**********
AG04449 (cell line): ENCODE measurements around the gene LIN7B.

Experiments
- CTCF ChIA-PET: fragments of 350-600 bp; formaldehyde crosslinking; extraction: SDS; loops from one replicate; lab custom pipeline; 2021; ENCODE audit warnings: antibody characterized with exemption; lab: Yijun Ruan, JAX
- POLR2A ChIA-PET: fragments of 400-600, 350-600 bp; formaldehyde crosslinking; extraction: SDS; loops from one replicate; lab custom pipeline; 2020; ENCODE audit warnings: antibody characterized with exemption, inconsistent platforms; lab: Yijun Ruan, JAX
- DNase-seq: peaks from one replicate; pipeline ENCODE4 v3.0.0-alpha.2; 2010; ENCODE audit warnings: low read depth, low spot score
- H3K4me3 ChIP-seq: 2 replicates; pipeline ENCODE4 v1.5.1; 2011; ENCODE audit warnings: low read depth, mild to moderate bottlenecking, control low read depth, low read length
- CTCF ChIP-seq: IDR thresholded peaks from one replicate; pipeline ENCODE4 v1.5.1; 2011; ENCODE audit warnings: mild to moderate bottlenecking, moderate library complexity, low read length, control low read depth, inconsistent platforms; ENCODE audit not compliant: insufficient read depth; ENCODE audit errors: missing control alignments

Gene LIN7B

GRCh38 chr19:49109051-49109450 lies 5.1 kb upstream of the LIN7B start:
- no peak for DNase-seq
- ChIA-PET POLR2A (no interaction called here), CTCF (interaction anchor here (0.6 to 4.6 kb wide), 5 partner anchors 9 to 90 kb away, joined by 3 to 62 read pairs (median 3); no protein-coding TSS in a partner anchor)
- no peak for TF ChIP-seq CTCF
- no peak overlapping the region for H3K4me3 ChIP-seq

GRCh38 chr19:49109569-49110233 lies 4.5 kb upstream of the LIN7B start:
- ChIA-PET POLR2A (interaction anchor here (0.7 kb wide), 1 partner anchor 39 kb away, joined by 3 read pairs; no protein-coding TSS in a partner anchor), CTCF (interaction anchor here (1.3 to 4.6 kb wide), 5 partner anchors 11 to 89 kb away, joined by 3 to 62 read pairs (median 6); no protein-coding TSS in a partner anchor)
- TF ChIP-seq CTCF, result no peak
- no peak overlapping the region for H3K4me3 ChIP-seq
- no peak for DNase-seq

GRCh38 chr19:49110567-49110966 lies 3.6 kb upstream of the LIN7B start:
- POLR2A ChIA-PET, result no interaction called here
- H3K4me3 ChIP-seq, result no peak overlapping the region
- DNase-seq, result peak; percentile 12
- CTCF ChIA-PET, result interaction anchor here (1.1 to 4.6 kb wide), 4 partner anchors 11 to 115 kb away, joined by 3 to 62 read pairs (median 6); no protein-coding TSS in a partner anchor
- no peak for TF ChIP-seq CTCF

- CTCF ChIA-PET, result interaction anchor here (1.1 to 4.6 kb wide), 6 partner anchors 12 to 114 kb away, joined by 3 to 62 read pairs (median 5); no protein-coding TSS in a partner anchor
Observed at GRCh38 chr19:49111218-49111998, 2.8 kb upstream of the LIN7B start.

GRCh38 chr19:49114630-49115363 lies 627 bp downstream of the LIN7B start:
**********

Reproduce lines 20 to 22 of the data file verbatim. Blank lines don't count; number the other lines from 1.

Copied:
- POLR2A ChIA-PET, result no interaction called here
- H3K4me3 ChIP-seq, result no peak overlapping the region
- DNase-seq, result peak; percentile 12